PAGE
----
• Arkansas legalized sports betting in November of 2018 via voter referendum.
  • Sports betting in Arkansas is currently restricted to four land-based locations, none of which have activated sportsbooks quite yet.
  • Arkansas sports betting bill AR SB 669 would also permit mobile wagering and provide a fee to major sports leagues.

LITTLE ROCK, Ark. – Several months have passed since legal sports betting in Arkansas was passed by voters, but further regulations are still being introduced in the state legislature.

Earlier this week, Arkansas sports betting bill AR SB 669, also known as the Athletic Event Wagering Act of 2019, was introduced in the State Senate by AR Senator Will Bond and it happens to come with interesting provisions to say the least.

The first measure that stands out is a prohibition of bets placed on the WWE, Special Olympics, and American Kennel Club dog shows.

Most land-based sportsbooks don’t normally offer wagering opportunities for non-traditional sporting events, but this bill specifies and mentions these entities specifically. The bill was also introduced the week of WrestleMania.

WrestleMania is the WWE’s largest annual event and is televised worldwide. According to Bleacher Report the event draws in about as large of a crowd as an NCAA football championship or Super Bowl on any given year.

Even with the popularity of the WWE and it’s potential to bring in a vast number of bets, this bill focuses much more on professional sports leagues.

One of the powers it grants the NCAA and pro sports leagues is the ability to ban betting on any athletic contest of their choice. They would simply have to notify the Arkansas Racing Commission prior to the match.

What’s more uncommon is the fact that the bill would force gaming institutions with sportsbooks to pay the professional sports leagues 1% percent of their total sports betting handle. Most legal sports betting venues only retain between 5-7% of their total handle so this would equate to a sizable contribution.

This provision comes even after the leagues have lessened their demand for some type of payment.

“We don’t call it an integrity fee,” Major League Baseball Executive Vice President Kenny Gersh said.“I’ll call it what it is, which is a royalty. Also, one percent is not anything we’ve been asking for since the very beginning since we realized that was not the correct amount. So we’ve been talking about a quarter point.”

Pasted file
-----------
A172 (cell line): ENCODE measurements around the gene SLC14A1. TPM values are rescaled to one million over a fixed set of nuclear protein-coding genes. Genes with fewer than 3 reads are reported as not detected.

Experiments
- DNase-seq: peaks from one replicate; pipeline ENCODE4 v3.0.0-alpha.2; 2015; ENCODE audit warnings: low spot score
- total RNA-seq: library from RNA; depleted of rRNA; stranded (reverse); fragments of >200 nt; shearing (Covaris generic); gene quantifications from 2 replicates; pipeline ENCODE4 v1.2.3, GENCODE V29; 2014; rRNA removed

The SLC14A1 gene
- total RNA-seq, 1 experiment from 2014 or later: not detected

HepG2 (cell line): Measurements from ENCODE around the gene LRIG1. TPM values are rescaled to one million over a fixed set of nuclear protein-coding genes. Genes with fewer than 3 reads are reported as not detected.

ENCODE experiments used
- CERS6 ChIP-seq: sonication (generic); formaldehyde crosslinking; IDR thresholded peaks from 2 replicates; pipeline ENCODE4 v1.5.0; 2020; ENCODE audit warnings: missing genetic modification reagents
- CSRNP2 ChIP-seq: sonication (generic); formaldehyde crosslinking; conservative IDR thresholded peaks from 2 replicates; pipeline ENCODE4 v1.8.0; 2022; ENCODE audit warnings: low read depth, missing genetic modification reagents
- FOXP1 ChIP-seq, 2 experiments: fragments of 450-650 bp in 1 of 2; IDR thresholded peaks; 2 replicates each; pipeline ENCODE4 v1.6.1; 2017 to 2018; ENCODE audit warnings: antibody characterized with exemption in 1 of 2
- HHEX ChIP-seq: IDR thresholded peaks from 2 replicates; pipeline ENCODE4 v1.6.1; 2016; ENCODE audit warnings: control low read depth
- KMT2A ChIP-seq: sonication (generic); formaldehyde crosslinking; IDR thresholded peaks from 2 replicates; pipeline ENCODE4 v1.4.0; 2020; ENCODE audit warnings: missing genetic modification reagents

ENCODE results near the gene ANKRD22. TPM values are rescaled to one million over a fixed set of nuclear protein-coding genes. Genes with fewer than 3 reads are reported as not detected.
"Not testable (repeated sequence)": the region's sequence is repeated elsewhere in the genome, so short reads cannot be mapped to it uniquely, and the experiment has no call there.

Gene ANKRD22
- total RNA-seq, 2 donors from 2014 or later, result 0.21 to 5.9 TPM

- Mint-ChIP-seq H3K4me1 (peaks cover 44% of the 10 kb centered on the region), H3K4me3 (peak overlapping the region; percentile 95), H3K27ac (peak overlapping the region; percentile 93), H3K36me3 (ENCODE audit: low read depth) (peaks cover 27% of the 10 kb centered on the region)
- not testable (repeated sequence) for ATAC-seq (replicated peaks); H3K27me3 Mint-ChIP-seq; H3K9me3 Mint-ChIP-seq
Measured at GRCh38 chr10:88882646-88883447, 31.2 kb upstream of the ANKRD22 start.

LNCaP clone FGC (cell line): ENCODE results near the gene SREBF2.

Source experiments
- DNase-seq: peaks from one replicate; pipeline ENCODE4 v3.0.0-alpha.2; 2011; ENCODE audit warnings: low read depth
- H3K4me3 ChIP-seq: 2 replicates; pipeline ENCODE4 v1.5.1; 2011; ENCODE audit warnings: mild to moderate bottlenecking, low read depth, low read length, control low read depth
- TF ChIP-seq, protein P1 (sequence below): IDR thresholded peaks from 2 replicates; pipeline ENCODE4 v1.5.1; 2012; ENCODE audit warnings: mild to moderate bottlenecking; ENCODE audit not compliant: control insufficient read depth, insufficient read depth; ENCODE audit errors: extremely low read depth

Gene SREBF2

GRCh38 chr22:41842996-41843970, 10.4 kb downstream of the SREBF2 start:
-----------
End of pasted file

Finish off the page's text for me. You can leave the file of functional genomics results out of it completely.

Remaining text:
While some of these potential rules may seem a bit off the path of other states expanding their gaming operations, one aspect that does seem to fall in line is the ability for sportsbooks in Arkansas to offer a mobile betting platform.

Neighboring state Mississippi allows land-based sports wagering facilities to offer mobile bets but restrict them to the premises of the facility. Offering this type of wagering could give AR an edge for sports bettors living near the border and would set a tax of 13.5% for mobile betting revenues.

Where Does Arkansas Sports Betting Go From Here

As of now, sportsbooks in Arkansas have yet to open, but they are expected to launch later this year.

Southland Gaming & Racing already began promoting their BetLucky sportsbook last month, but their parent company Delaware North has suspended their Betlucky sportsbooks in West Virginia due to a contract dispute with their sports betting supplier.

This could delay the unveiling of Arkansas sports betting and leave more time for state lawmakers to add any extra rules that the sportsbooks would have to comply with.

As of now The Athletic Event Wagering Act of 2019 has been referred to the State Agencies & Government Affairs Committee within the Senate.

The bill has left out certain aspects such as an annual license fee, so it will be up to the legislature to decide whether or not they want to add, change, or let the bill die altogether.

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